Apple has just announced iOS 14, the next software update for the iPhone.
As you probably know by now, iOS 14 is the biggest update to the iPhone to date. The differences are more noticeable than what the iOS 13 is to the iOS 12, and the versions before it.
You might notice that some of these features are familiar. That’s because a few of iOS 14’s “new” UI and UX changes are already present on Android devices for years.
So today, we’re checking out the new iOS 14 features that were seemingly copied from Android. Just in case you’re an Android user who wants to jump ship to iOS, or if you’re just simply curious.
Home Screen Widgets
iOS’ Home Screen is one of the most staple features of the iPhone. It greets you every time you unlock the device, all your apps are laid on it, and it’s the screen that’s on-display in almost all iPhone marketing materials.
With iOS 14, this major component is getting a major facelift. From being static and boring, users can now add app widgets that show previews and relevant information.
Widgets have been present on Android phones for years and have been one of its distinct features over iOS. In fact, in the last few years, we’ve seen fewer Android smartphones with widgets pre-enabled out of the box.
Android’s App Drawer is a separate screen that lists all your apps. But in recent years, most Android OEMs have disabled it out of the box and laid out all the apps in the home screen to mimic iOS’ style.
But now, Apple have introduced the App Library on iOS 14. It’s a separate screen for all your apps. But unlike Android’s, it looks more organized.
iPhones are some of the most powerful smartphones in the market. However, their full potential is limited by the inflexible software.
But with iOS 14, Apple is starting to shake things up. With the Picture-in-Picture mode (PiP), you can finally have a video playing on top of the app you’re using. Say, you’re watching a movie and reading an article, you can reply to a message without disruption. It will further flex the iPhones’ powerful processors and will finally keep up with Android, which already has this feature for more than two years.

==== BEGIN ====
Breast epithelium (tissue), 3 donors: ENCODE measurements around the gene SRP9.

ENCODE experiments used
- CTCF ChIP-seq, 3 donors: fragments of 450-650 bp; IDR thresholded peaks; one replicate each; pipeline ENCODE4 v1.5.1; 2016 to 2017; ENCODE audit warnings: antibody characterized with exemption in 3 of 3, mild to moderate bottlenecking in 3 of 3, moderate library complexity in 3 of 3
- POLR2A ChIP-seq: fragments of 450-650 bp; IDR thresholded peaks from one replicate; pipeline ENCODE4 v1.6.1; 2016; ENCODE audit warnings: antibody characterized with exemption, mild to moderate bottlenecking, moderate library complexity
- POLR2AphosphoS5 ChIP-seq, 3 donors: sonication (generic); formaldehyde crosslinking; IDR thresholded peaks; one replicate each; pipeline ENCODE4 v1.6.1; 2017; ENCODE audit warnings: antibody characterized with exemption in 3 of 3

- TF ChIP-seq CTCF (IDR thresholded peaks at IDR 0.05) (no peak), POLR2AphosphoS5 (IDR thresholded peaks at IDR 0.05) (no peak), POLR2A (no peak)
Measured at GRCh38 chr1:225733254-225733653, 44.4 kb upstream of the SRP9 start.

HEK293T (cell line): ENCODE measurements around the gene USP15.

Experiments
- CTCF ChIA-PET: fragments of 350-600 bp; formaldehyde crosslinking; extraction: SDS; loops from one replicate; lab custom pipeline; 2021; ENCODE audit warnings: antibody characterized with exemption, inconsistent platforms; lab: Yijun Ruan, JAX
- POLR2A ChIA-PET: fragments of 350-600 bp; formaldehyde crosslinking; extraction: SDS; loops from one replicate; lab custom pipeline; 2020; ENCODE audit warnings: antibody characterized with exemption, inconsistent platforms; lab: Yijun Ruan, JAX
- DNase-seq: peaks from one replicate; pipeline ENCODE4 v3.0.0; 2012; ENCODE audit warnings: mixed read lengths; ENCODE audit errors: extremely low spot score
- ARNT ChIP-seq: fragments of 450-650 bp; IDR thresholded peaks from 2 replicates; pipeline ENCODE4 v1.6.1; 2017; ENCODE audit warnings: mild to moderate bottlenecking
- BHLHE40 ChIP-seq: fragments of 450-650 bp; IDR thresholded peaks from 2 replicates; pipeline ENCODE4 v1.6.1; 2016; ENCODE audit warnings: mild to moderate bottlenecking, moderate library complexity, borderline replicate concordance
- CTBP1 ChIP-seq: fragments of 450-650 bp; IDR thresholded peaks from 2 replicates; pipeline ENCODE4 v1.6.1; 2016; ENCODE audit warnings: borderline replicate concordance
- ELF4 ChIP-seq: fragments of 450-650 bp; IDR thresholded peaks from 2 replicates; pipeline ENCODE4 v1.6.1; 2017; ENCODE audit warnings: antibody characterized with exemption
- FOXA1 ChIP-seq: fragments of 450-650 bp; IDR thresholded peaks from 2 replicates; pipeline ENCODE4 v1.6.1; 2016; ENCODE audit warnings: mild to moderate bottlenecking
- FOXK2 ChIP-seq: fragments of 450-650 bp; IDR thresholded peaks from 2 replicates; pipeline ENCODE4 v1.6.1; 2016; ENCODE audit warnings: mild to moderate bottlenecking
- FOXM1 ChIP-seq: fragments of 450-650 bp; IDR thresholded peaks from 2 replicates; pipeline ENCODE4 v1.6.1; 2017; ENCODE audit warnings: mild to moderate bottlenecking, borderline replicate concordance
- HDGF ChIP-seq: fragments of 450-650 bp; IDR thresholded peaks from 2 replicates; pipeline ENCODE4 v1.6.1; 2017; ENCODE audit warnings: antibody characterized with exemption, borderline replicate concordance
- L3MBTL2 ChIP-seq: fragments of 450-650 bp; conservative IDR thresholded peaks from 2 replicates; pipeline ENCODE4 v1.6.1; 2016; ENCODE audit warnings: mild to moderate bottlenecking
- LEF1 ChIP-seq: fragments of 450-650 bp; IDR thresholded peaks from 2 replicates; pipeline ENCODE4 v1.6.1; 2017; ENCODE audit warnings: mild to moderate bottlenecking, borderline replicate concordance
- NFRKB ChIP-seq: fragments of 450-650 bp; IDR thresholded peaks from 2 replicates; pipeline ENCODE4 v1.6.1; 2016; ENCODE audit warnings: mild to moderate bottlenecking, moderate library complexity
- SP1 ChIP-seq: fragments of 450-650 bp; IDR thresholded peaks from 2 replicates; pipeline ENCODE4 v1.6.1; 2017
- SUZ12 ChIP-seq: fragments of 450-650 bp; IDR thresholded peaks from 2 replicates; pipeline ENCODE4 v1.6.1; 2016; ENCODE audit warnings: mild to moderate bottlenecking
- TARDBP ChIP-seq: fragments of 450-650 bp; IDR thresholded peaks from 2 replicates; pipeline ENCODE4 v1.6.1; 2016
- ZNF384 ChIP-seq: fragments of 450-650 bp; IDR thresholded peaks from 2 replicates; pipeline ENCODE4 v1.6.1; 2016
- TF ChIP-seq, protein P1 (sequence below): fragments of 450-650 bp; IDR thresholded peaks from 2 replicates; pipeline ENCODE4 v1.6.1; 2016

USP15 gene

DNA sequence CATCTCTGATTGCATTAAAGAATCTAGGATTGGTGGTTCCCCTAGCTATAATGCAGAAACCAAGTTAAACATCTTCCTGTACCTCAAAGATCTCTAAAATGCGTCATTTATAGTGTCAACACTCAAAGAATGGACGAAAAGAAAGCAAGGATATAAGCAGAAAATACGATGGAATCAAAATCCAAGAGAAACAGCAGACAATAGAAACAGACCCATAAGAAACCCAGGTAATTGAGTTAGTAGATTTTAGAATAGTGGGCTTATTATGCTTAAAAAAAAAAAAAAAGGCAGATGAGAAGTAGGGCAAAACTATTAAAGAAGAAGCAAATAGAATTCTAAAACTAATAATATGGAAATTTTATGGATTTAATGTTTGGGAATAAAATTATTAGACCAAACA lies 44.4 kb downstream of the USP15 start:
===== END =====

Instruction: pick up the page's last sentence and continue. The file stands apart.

Use third-party email and browser as default
Apple users have enjoyed the seamless integration of all its products. However, the seclusion can be an inconvenience at times.
Thankfully, Apple is starting to loosen up on iOS 14. Now, you can use third-party apps as the default email and browser. Instead of automatically launching Apple’s Mail and Safari apps, you can opt to use, say, Gmail and Google Chrome when tapping a link from your Messages, Twitter, and what not. This is something that Android users are free to do since then.
Why does an incoming call have to take-up the entire screen? We have no idea. But what we know is that it’s distracting, especially when you’re doing something important on your phone.
Fortunately, with iOS 14, voice, FaceTime, and third-party call notifications are now more compact and will only have a small pop-up on the top of the screen. You can tap the answer, reject, or completely disregard the call and continue what you’re doing.
Compact Digital Assistant
iOS 14 is getting less annoying. Other than compact calls, summoning Siri, Apple’s voice assistant, will not take up the entire screen ever again. Reading a food recipe? You can ask Siri to create a grocery list as you continue to read.
Android introduced App Slices back in 2018 that will let users use a specific part of an app without having to install the whole thing. Albeit, this feature is yet to hit mainstream.
With their strong influence in the app development industry, more developers will hopefully go on board so Apple can finally make a break for it with App Clips.
Cycling on Apple Maps
Google Maps have always been the gold standard in web mapping service, and Apple Maps have been having a hard time keeping up. But in the last seven years, Apple have provided new updates to go against Google’s.
With iOS 14, Apple Maps is finally getting cycling direction. Although it’s only limited in New York City, Los Angeles, San Francisco Bay Area, Shanghai, and Beijing.
Google Translate is one of the biggest products of the company and is supported on Android smartphones.
Apple has also made their own Translate app for the iOS 14. There’s the conversation mode that translates spoken word, and on-device mode that works without internet. The only problem is, it only support 11 major languages.
Google Chrome’s password alert feature, which will notify you when the password you’re using have been part of a data breach, is also making its way to Safari with iOS 14.
Well, that’s it. What iOS 14 features made you excited about? Are the new similarities to Android enough to make you switch? Let us know in the comments.